Astronomy (from Greek: ἀστρονομία) is a natural science that studies celestial objects and phenomena. It applies mathematics, physics, and chemistry, in an effort to explain the origin of those objects and phenomena and their evolution. Objects of interest include planets, moons, stars, galaxies, and comets; the phenomena include supernova explosions, gamma ray bursts, and cosmic microwave background radiation. More generally, all phenomena that originate outside Earth's atmosphere are within the purview of astronomy. A related but distinct subject, physical cosmology, is concerned with the study of the Universe as a whole.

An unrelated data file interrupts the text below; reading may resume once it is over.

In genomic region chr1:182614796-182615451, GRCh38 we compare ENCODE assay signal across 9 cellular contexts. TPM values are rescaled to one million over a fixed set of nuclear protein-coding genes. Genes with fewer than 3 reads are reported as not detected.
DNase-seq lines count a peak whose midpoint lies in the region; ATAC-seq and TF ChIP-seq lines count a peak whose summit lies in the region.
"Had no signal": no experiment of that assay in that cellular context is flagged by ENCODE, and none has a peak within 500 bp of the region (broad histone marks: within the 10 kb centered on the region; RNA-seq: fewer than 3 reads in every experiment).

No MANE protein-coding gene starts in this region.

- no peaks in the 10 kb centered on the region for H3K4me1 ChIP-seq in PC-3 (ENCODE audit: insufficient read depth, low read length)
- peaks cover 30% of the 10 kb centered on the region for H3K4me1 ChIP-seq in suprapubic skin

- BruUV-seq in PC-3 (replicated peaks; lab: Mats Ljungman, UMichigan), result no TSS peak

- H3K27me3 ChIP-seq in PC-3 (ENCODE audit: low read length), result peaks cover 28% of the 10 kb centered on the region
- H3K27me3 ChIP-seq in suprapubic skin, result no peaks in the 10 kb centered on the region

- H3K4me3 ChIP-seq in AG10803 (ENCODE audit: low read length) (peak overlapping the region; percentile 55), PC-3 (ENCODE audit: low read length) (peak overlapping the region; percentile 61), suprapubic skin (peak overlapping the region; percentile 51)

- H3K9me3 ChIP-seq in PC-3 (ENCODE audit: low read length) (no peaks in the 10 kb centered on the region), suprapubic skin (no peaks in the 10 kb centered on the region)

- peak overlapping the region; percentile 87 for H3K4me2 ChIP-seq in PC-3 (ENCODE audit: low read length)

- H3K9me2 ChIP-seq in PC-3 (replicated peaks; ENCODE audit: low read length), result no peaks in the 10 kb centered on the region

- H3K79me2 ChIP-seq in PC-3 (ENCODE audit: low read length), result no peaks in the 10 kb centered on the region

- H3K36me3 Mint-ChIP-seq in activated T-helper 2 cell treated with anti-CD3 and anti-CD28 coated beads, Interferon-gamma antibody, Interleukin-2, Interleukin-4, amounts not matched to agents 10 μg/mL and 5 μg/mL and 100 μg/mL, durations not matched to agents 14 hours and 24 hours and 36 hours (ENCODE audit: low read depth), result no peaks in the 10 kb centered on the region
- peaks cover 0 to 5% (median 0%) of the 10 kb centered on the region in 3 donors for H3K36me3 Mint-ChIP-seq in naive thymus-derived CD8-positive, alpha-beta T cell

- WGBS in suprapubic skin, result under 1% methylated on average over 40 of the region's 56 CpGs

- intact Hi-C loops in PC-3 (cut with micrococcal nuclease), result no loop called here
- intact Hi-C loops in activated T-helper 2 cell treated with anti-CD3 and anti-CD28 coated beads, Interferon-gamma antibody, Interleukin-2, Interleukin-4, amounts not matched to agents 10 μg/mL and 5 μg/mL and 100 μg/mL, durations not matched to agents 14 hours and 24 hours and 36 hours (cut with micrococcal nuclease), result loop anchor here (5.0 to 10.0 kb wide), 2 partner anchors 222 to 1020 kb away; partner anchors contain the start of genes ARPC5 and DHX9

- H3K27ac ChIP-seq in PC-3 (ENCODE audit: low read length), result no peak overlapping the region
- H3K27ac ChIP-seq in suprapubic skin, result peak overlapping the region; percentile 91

My lord, they say five moons were seen tonight:
Four fixed, and the fifth did whirl about
The other four in wondrous motion.
William Shakespeare, King John (1598), Act IV, scene 2, line 182.
It's unique because it doesn't look like a comet with the typical tail; it looks like a cloud. It's not what you would normally see at all … With the naked eye, it looks like a star or planet, but with binoculars it's really weird looking; it doesn't happen every day.
George Masterson, physics and astronomy teacher on Comet 17P/Holmes - quoted in "Mysteriously bright comet provides sky-high teaching moment at NHS" in the Daily News of Newburyport (9 November 2007).